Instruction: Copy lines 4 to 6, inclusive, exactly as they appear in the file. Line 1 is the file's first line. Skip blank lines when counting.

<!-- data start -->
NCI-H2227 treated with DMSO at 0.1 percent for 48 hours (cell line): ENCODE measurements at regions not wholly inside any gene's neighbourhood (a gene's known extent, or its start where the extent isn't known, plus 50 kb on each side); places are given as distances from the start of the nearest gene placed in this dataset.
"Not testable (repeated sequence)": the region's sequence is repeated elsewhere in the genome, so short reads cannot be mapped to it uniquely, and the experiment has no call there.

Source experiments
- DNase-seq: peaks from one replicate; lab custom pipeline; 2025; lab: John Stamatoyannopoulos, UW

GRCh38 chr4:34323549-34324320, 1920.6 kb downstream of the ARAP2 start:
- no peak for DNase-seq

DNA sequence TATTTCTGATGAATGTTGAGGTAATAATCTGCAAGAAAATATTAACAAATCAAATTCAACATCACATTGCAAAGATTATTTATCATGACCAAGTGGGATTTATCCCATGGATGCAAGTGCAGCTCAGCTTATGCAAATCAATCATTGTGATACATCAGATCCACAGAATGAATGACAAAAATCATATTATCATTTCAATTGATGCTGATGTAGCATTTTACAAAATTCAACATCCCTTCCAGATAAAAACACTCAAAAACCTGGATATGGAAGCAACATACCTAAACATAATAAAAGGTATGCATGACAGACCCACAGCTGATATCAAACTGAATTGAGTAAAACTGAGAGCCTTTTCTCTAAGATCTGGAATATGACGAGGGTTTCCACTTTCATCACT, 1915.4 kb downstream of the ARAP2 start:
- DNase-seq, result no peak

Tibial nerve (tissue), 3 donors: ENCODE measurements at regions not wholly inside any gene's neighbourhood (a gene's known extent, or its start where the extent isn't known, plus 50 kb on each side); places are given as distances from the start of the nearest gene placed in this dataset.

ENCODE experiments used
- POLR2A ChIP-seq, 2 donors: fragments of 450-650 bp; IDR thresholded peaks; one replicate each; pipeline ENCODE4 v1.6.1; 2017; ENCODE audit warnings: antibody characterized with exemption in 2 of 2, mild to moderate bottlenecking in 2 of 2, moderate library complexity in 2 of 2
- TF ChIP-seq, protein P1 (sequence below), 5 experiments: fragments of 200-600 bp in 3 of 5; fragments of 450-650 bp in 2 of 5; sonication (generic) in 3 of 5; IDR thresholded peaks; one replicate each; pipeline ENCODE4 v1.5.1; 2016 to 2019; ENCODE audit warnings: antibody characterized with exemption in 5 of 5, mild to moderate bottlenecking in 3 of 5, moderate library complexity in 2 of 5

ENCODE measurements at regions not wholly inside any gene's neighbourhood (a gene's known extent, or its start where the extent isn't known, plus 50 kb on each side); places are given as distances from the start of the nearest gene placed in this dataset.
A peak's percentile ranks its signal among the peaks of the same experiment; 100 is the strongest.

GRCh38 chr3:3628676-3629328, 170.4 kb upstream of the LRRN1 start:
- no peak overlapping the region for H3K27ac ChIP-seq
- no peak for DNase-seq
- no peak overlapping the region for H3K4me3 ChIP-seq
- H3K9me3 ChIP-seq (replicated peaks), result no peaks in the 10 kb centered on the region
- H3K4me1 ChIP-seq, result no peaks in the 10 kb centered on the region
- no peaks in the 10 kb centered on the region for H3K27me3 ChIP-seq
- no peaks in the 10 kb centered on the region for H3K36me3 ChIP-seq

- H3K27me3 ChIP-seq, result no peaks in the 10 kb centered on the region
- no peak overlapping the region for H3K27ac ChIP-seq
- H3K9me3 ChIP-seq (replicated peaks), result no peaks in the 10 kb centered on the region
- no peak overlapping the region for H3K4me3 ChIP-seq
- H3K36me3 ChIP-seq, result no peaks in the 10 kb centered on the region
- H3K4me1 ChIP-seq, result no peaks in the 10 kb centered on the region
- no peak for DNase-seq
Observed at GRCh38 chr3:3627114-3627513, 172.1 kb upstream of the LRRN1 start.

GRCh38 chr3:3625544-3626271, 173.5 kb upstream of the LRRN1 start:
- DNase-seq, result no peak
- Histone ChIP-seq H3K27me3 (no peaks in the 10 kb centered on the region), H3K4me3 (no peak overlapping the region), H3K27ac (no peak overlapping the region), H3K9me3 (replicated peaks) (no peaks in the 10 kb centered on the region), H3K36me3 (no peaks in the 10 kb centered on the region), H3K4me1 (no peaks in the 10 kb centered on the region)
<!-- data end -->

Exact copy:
- DNase-seq: peaks from one replicate; lab custom pipeline; 2025; lab: John Stamatoyannopoulos, UW

GRCh38 chr4:34323549-34324320, 1920.6 kb downstream of the ARAP2 start:
- no peak for DNase-seq